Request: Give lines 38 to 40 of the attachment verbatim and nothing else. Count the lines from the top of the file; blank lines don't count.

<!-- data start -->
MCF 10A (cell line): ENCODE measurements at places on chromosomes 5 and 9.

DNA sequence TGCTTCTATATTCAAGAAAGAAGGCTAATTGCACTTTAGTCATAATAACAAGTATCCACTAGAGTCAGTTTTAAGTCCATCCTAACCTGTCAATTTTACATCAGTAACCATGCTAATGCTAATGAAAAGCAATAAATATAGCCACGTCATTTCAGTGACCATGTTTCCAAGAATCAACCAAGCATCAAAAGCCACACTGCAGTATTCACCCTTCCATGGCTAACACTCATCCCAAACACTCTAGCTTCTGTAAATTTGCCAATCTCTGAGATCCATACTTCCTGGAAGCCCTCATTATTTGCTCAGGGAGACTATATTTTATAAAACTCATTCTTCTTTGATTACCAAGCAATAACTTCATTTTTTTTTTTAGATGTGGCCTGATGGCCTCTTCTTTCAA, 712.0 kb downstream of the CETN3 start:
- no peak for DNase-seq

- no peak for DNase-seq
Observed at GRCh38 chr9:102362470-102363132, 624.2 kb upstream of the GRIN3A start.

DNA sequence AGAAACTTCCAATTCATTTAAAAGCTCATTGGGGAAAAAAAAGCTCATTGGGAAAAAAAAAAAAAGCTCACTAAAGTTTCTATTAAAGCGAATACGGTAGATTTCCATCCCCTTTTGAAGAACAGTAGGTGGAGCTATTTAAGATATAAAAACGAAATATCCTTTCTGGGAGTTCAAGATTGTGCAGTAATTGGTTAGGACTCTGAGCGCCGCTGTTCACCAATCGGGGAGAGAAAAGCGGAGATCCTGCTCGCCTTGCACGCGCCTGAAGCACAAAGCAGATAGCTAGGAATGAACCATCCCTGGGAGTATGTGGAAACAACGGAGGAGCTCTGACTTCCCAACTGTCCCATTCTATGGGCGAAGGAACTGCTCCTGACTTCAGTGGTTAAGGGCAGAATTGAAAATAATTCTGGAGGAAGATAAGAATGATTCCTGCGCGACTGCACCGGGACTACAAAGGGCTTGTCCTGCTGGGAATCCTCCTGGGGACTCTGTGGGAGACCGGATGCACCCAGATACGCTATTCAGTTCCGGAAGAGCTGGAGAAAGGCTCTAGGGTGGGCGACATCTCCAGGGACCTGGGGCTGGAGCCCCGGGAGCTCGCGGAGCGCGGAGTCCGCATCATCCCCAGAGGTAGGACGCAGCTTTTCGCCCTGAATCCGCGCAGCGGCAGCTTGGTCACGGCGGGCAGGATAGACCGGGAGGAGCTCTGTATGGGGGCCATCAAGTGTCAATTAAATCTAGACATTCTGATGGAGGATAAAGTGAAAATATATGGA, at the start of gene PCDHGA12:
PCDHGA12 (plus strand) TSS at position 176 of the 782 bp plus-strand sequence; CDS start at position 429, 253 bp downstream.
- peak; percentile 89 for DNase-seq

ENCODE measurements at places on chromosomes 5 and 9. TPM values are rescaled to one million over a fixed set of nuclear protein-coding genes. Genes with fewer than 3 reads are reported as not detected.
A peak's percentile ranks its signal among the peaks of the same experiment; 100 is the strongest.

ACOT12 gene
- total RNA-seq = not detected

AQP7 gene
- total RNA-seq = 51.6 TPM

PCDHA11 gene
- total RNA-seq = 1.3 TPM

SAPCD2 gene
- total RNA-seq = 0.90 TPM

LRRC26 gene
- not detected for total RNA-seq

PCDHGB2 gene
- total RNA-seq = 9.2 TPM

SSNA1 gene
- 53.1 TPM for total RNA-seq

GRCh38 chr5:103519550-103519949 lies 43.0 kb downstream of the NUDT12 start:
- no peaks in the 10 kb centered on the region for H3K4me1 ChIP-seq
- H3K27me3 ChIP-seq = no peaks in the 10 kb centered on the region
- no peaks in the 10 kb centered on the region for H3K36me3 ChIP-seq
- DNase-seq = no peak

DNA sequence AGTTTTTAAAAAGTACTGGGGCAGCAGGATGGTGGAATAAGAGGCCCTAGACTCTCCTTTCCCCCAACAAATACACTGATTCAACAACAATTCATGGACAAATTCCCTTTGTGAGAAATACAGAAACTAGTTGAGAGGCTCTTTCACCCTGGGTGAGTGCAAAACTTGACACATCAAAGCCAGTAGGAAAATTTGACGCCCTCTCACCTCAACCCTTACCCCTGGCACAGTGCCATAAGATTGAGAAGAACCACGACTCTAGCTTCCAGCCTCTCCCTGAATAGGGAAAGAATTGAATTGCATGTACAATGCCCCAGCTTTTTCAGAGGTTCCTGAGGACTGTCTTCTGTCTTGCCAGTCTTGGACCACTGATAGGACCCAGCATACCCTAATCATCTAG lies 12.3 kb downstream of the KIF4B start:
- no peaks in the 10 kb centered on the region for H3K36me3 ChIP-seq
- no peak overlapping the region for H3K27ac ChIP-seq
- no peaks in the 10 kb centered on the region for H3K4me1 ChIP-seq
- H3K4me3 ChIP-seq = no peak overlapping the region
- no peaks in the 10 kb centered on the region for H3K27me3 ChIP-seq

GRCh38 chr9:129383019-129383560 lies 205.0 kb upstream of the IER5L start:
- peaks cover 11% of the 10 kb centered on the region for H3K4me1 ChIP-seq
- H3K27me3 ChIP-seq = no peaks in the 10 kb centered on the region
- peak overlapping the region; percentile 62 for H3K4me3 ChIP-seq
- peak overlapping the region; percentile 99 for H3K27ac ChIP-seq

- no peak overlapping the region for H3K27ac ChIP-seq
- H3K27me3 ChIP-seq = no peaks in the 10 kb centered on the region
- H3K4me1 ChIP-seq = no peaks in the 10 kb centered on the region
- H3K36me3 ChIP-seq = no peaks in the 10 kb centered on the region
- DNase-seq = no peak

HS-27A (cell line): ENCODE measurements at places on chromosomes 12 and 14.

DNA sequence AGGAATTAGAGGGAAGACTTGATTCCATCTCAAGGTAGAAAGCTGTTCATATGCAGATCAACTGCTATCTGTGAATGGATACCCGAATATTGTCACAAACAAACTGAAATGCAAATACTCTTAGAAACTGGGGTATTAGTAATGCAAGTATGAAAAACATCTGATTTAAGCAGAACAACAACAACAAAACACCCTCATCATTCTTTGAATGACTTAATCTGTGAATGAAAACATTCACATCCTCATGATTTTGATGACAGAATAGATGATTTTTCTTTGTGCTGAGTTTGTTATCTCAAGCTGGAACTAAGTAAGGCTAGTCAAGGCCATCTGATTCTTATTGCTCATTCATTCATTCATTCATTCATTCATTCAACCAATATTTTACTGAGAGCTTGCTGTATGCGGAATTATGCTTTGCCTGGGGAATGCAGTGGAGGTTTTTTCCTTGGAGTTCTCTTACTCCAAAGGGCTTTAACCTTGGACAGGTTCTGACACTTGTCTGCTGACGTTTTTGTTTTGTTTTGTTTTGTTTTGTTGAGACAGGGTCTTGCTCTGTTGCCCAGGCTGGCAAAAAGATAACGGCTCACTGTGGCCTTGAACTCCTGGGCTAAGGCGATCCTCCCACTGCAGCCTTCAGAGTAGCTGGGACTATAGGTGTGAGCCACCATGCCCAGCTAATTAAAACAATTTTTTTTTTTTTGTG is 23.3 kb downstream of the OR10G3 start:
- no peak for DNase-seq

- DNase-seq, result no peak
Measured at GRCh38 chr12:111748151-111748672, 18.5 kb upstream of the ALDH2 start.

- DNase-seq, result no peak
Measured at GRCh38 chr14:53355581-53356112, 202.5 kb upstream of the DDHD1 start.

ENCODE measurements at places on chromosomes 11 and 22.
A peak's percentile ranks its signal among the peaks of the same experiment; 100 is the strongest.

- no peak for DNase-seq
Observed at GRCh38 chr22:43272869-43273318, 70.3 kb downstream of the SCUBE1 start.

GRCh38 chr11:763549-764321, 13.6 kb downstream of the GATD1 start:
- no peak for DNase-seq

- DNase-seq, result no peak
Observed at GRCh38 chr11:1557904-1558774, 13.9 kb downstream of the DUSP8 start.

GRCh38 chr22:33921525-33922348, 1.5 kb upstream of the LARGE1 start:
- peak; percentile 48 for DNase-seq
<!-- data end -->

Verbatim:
- H3K27me3 ChIP-seq = no peaks in the 10 kb centered on the region
- peak overlapping the region; percentile 62 for H3K4me3 ChIP-seq
- peak overlapping the region; percentile 99 for H3K27ac ChIP-seq